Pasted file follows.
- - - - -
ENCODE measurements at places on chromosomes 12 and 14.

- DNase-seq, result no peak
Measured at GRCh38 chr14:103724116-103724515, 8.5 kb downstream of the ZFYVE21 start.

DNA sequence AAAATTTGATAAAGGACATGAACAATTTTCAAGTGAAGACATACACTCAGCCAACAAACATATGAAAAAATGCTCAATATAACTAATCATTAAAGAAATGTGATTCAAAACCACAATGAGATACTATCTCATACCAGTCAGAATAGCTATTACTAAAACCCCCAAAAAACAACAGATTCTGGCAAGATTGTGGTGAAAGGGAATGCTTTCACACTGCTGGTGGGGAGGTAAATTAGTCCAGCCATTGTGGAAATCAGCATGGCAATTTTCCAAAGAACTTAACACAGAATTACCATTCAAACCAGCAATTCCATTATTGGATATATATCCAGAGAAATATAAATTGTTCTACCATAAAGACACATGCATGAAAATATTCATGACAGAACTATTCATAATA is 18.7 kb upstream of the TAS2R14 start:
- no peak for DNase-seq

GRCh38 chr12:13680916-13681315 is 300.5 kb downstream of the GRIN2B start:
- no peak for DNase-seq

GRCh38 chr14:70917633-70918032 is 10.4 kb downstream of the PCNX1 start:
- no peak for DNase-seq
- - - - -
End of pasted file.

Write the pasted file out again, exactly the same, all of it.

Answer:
ENCODE measurements at places on chromosomes 12 and 14.

- DNase-seq, result no peak
Measured at GRCh38 chr14:103724116-103724515, 8.5 kb downstream of the ZFYVE21 start.

DNA sequence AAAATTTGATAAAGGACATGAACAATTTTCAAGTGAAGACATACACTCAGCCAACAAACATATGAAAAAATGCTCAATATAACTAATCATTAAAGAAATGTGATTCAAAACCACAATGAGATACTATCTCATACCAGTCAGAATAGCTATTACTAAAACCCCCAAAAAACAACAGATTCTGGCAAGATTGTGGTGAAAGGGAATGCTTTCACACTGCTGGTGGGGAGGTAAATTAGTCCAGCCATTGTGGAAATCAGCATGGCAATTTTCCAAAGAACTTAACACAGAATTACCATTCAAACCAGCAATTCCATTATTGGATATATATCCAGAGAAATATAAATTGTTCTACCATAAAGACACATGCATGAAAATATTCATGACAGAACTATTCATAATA is 18.7 kb upstream of the TAS2R14 start:
- no peak for DNase-seq

GRCh38 chr12:13680916-13681315 is 300.5 kb downstream of the GRIN2B start:
- no peak for DNase-seq

GRCh38 chr14:70917633-70918032 is 10.4 kb downstream of the PCNX1 start:
- no peak for DNase-seq